When the breach is likely to lead to "high risk to the rights and freedoms of individuals," organizations will also have to notify the affected individuals. Given the tight timeline for the notification, drawing a line between what is a "risk" and what is a "high risk" will not be an easy task for organizations. On this point, guidance is expected from the Article 29 Working Party ("WP29"), the EU body of representatives of national data protection authorities, before the end of the year. Based on the GDPR, informing individuals will not be necessary if: (a) the data were protected by appropriate technical and organizational measures (e.g., encryption); (b) after the incident, the controller has taken measures that ensure that the high risk to the rights and freedoms of the individuals is no longer likely to materialize; or (c) it would involve a disproportionate effort (in this case, controllers can make a public communication).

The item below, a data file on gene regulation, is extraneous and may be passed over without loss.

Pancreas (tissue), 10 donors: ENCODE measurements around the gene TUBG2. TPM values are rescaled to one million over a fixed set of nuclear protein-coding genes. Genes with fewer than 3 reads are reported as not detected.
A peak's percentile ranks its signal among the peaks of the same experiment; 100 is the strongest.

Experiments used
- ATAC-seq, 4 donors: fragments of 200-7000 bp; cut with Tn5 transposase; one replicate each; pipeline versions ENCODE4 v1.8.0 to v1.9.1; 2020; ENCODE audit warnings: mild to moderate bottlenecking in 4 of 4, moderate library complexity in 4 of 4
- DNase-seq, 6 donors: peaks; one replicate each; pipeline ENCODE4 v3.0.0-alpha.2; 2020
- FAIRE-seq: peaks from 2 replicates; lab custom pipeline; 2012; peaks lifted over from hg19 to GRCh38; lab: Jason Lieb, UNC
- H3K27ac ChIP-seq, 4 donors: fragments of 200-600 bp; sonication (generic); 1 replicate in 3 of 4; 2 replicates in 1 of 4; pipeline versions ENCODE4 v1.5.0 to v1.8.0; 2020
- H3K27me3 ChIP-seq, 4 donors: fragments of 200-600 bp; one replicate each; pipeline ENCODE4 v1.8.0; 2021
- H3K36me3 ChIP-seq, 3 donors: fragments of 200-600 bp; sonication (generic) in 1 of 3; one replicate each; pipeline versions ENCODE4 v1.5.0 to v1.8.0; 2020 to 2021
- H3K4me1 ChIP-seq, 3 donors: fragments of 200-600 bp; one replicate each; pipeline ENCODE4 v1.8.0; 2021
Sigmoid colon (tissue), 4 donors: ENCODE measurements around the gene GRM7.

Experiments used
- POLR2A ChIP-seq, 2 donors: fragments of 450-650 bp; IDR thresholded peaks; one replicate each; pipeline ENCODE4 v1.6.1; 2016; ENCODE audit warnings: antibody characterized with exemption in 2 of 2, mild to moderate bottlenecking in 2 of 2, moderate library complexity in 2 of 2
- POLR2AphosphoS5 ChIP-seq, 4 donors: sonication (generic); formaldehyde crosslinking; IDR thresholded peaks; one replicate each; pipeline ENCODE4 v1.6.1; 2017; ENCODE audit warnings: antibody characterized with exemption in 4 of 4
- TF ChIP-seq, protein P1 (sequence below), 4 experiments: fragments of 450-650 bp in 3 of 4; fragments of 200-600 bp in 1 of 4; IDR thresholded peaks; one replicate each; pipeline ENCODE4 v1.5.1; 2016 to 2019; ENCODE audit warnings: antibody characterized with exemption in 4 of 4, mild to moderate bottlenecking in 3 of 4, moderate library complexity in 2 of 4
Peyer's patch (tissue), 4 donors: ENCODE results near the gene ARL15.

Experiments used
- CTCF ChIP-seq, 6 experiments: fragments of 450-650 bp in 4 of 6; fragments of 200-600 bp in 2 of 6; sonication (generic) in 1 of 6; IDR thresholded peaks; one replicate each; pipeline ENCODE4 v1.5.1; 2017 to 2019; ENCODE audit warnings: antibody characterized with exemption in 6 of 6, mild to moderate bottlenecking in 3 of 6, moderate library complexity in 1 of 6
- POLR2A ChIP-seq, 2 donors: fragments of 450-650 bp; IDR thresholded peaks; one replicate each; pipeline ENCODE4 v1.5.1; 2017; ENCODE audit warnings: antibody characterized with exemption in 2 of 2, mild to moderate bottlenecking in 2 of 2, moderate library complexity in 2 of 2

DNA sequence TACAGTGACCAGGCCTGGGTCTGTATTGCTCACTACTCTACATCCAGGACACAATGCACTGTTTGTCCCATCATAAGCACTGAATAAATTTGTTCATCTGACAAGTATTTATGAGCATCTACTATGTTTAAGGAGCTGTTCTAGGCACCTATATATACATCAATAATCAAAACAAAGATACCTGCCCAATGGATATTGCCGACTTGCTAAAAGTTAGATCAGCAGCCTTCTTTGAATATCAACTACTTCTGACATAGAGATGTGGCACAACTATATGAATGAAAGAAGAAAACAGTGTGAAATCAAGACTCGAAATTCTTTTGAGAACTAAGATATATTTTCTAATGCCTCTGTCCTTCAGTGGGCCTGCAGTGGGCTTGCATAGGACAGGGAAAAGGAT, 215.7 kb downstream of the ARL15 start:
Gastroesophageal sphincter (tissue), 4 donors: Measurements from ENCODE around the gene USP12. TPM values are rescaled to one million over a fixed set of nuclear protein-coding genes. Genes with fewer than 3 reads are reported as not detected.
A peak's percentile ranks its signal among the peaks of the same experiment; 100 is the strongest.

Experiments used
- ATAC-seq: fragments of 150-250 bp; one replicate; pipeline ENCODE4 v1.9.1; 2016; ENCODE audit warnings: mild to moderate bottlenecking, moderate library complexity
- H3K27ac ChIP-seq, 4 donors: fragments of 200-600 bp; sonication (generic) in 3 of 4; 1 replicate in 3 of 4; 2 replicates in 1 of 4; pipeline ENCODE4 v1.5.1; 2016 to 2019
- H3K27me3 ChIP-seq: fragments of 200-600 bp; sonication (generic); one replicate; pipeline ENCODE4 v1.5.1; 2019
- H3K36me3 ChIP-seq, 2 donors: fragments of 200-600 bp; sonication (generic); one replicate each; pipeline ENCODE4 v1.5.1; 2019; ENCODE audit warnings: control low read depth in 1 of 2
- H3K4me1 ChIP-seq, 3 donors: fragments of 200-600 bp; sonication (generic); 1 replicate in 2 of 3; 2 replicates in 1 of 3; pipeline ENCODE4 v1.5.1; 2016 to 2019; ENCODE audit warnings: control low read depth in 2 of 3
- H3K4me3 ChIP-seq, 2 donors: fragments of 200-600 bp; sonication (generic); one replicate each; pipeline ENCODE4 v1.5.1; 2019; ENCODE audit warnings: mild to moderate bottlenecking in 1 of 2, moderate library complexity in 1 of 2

Noncompliance with the above obligations could lead to an administrative fine of up to 10 million euros or 2 percent of the global turnover, whichever is higher.
In view of the possibility of high fines—and reputational risks—organizations should conduct awareness training for their staff and make sure that they have in place robust procedures for detecting, investigating and reporting a data breach.